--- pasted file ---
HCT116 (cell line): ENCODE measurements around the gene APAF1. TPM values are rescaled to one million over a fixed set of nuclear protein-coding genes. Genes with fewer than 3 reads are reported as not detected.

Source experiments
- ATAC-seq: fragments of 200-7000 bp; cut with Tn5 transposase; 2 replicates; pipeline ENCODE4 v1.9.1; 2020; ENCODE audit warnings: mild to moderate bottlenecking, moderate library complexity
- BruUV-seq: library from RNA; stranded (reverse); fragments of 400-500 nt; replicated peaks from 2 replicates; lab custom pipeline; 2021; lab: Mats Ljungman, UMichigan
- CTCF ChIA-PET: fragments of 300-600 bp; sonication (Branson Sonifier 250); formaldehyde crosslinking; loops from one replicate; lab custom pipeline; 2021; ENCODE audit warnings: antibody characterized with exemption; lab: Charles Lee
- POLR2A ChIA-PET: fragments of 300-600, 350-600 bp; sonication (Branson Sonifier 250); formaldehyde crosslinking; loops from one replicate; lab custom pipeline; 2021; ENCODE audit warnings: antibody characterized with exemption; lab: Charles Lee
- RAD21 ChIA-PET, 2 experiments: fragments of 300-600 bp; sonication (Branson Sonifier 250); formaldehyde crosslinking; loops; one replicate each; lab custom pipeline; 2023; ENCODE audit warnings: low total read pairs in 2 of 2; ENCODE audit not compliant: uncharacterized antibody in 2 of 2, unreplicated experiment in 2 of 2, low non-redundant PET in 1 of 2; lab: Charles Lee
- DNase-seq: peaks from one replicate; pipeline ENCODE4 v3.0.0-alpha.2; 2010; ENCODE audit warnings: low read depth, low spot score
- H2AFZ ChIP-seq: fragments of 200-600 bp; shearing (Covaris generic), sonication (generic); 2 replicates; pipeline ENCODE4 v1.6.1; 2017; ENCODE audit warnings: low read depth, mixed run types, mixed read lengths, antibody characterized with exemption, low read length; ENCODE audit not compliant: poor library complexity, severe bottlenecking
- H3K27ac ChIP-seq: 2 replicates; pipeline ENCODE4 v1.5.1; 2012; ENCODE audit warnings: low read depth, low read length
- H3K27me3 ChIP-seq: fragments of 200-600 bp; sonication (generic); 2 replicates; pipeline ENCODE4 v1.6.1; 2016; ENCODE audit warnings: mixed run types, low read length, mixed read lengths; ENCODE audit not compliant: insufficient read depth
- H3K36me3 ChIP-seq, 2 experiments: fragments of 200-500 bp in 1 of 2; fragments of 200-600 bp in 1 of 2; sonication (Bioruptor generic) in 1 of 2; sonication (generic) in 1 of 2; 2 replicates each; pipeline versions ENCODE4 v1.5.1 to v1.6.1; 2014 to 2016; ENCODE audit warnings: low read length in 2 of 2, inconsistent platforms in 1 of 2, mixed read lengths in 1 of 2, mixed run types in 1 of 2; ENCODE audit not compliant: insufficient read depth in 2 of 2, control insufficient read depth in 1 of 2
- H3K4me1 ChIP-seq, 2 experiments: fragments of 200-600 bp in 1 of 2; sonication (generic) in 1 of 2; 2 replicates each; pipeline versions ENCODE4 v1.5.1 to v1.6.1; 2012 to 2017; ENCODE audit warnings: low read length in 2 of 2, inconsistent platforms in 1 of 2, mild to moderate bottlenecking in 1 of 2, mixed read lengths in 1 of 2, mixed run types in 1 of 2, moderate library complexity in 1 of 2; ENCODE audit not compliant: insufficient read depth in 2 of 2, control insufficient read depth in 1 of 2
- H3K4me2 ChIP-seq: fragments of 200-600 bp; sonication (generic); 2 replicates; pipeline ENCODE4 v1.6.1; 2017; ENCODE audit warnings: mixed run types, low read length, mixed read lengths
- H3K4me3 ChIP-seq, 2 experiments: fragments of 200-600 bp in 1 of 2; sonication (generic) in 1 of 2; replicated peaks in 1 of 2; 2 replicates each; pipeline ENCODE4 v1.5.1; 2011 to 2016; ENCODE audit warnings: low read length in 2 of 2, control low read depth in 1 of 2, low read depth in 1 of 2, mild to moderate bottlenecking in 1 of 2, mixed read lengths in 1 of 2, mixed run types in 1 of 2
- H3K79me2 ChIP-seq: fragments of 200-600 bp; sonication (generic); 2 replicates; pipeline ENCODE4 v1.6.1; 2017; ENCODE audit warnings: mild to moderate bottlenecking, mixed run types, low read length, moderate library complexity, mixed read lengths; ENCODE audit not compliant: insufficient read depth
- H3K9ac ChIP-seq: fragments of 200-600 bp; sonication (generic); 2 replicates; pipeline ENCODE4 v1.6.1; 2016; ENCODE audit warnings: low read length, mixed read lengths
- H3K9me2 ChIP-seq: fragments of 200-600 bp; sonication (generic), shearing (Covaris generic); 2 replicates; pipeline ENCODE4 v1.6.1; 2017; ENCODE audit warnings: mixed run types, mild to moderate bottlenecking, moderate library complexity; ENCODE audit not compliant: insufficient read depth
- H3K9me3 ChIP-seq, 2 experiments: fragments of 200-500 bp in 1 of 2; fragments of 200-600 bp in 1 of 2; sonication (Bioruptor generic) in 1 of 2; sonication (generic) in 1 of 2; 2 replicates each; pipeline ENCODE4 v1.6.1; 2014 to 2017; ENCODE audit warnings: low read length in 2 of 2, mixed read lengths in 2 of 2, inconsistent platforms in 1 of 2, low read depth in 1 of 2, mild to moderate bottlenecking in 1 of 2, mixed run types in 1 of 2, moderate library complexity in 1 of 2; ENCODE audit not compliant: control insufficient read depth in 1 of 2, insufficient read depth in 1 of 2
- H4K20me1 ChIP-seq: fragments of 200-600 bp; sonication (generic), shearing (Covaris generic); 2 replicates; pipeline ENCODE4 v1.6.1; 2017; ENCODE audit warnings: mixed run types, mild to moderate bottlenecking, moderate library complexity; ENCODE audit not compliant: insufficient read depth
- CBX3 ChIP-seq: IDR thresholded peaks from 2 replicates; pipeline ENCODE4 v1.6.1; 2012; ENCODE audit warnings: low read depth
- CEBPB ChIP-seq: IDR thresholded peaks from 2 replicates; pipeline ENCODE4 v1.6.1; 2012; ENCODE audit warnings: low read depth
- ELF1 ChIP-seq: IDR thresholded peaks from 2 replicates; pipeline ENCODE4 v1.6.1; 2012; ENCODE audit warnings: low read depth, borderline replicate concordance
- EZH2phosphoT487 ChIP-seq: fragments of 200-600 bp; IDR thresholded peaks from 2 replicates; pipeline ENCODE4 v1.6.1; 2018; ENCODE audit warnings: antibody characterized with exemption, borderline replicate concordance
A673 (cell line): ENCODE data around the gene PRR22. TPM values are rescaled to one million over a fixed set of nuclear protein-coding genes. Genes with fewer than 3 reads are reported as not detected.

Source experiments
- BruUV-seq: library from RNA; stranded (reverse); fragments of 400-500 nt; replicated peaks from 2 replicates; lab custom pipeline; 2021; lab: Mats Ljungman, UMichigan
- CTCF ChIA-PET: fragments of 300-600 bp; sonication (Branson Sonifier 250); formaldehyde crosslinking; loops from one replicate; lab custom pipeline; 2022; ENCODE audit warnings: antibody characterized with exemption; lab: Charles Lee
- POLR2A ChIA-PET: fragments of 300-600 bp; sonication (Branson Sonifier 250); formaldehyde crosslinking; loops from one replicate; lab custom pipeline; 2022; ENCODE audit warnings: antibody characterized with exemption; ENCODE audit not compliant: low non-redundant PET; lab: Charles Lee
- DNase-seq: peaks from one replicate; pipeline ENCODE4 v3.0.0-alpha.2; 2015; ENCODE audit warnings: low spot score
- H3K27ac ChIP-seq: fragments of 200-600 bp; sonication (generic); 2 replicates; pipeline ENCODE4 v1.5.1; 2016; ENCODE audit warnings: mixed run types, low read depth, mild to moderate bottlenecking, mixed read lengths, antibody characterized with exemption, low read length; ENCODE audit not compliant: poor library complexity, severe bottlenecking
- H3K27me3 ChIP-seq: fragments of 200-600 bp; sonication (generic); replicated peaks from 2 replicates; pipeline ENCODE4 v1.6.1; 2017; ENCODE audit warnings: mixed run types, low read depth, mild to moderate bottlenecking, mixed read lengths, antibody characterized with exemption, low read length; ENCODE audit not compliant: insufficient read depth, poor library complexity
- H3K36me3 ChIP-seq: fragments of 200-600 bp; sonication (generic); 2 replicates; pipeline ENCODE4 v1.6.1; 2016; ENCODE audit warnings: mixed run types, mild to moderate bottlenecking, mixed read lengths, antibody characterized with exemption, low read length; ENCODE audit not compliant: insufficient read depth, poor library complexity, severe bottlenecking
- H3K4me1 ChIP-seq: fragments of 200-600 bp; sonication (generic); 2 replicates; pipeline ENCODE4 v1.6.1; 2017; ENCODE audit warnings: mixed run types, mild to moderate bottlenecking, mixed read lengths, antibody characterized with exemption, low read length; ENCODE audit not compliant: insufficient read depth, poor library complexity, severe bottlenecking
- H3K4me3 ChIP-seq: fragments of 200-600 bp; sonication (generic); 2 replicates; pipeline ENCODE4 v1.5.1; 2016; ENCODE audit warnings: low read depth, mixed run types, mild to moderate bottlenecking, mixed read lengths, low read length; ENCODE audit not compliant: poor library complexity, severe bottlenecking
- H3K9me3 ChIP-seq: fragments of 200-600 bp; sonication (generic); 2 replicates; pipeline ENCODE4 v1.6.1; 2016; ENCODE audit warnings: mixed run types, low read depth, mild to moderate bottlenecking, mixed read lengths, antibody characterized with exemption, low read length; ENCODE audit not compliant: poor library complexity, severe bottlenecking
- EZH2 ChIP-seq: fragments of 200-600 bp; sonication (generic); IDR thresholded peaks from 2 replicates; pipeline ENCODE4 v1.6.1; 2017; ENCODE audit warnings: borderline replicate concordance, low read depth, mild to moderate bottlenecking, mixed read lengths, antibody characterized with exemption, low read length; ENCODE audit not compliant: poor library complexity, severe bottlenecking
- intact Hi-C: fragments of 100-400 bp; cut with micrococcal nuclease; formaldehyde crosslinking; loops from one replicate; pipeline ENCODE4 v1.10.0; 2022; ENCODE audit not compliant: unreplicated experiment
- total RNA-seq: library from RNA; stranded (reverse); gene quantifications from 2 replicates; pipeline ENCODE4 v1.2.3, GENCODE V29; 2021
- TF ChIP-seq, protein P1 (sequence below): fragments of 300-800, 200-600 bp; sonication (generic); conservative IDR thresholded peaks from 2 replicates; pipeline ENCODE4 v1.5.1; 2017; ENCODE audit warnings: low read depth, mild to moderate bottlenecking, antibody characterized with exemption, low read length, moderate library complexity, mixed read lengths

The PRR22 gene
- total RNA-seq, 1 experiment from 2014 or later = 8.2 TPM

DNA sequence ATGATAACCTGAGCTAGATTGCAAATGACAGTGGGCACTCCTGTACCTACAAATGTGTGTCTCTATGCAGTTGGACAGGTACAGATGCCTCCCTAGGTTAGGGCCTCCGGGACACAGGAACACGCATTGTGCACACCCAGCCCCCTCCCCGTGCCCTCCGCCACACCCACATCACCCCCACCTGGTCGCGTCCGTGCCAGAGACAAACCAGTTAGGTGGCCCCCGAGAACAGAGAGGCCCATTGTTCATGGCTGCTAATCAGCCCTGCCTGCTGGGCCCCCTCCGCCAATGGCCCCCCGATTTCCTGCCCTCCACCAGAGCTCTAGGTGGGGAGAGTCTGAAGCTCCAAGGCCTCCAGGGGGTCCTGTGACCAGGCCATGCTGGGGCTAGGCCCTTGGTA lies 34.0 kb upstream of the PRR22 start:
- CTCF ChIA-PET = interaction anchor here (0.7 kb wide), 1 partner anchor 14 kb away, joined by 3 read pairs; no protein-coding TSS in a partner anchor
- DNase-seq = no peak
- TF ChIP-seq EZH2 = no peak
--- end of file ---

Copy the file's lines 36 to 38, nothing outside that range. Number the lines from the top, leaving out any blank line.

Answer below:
- H3K9me3 ChIP-seq: fragments of 200-600 bp; sonication (generic); 2 replicates; pipeline ENCODE4 v1.6.1; 2016; ENCODE audit warnings: mixed run types, low read depth, mild to moderate bottlenecking, mixed read lengths, antibody characterized with exemption, low read length; ENCODE audit not compliant: poor library complexity, severe bottlenecking
- EZH2 ChIP-seq: fragments of 200-600 bp; sonication (generic); IDR thresholded peaks from 2 replicates; pipeline ENCODE4 v1.6.1; 2017; ENCODE audit warnings: borderline replicate concordance, low read depth, mild to moderate bottlenecking, mixed read lengths, antibody characterized with exemption, low read length; ENCODE audit not compliant: poor library complexity, severe bottlenecking
- intact Hi-C: fragments of 100-400 bp; cut with micrococcal nuclease; formaldehyde crosslinking; loops from one replicate; pipeline ENCODE4 v1.10.0; 2022; ENCODE audit not compliant: unreplicated experiment